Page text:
Tyrion had a fat black mushroom halfway to his mouth, but something in Illyrio's voice made him stop abruptly. "After you, my lord."
He pushed the dish toward his host.
"No, no." Magister Illyrio pushed the mushrooms back. For a heartbeat it seemed as if a mischievous boy was peering out from inside the cheese-monger's bloated flesh. "After you. I insist. Cook made them specially for you."
"Did she indeed?" He remembered the cook, the flour on her hands, heavy br**sts shot through with dark blue veins. "That was kind of her, but ... no." Tyrion eased the mushroom back into the lake of butter from which it had emerged.
"You are too suspicious." Illyrio smiled through his forked yellow beard. Oiled every morning to make it gleam like gold, Tyrion suspected.
"Are you craven? I had not heard that of you."
"In the Seven Kingdoms it is considered a grave breach of hospitality to poison your guest at supper."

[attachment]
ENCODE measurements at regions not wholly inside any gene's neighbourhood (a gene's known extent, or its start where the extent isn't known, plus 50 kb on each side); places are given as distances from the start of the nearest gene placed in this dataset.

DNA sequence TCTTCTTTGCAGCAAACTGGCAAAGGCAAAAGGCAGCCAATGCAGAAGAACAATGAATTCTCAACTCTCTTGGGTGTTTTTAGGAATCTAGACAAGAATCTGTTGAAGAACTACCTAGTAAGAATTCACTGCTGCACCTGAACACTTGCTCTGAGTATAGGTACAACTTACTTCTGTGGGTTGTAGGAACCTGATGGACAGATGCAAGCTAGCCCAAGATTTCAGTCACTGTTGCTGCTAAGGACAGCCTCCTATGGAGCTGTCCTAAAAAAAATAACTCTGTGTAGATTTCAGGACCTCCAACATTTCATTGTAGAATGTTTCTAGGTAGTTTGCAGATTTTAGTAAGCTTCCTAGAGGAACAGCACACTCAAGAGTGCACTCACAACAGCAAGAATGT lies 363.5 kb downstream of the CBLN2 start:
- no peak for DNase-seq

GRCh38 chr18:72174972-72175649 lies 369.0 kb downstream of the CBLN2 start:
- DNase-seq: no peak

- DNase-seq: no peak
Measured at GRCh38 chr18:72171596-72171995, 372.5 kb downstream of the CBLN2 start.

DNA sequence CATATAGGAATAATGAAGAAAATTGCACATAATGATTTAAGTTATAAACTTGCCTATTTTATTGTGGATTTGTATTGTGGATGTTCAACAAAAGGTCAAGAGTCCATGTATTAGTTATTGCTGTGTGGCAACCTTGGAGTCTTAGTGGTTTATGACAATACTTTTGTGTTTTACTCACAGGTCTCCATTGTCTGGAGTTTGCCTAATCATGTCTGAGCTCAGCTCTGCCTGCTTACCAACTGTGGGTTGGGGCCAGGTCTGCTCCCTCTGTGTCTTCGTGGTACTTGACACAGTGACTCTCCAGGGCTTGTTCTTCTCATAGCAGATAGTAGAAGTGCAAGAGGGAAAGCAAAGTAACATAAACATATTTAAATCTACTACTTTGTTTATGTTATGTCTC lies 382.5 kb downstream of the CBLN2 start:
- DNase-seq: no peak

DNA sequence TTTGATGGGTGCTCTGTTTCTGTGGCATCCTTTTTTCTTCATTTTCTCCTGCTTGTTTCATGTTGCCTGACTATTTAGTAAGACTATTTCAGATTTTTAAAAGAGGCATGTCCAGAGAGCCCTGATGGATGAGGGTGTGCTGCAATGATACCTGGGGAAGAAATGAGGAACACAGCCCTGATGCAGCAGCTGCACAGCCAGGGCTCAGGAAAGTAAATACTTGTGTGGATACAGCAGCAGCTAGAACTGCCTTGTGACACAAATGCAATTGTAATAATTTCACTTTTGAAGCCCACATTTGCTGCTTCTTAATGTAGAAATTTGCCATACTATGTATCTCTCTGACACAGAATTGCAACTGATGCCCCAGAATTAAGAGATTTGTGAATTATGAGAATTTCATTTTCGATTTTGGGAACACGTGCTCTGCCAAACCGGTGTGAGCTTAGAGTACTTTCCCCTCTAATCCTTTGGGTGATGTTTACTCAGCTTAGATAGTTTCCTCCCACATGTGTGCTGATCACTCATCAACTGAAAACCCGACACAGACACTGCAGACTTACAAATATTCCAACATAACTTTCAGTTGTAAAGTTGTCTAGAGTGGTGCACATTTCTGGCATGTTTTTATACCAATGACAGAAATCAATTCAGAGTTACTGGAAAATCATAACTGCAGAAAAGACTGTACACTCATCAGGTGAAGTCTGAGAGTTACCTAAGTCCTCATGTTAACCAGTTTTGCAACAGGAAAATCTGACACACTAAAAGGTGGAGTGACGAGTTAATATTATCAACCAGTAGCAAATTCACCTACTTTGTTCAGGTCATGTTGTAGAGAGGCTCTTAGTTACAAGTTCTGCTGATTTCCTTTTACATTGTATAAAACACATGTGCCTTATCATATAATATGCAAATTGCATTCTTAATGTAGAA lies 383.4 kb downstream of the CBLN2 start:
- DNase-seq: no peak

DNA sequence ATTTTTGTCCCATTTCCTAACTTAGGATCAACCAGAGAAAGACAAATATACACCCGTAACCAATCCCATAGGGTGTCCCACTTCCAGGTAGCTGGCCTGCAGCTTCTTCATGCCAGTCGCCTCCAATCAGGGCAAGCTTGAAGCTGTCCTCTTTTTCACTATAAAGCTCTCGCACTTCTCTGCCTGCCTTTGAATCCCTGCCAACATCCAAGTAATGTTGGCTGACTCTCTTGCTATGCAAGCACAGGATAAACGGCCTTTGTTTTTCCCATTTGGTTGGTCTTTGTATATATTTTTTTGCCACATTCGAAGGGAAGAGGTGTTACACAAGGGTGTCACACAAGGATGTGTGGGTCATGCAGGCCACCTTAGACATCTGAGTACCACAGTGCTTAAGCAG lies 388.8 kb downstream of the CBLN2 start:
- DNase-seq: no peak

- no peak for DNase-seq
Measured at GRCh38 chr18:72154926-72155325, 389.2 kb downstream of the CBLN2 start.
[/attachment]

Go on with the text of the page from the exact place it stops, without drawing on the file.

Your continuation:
"Here as well." Illyrio Mopatis reached for his wine cup. "Yet when a guest plainly wishes to end his own life, why, his host must oblige him, no?" He took a gulp. "Magister Ordello was poisoned by a mushroom not half a year ago. The pain is not so much, I am told. Some cramping in the gut, a sudden ache behind the eyes, and it is done. Better a mushroom than a sword through your neck, is it not so? Why die with the taste of blood in your mouth when it could be butter and garlic?"
The dwarf studied the dish before him. The smell of garlic and butter had his mouth watering. Some part of him wanted those mushrooms, even knowing what they were. He was not brave enough to take cold steel to his own belly, but a bite of mushroom would not be so hard. That frightened him more than he could say. "You mistake me," he heard himself say.
"Is it so? I wonder. If you would sooner drown in wine, say the word and it shall be done, and quickly. Drowning cup by cup wastes time and wine both."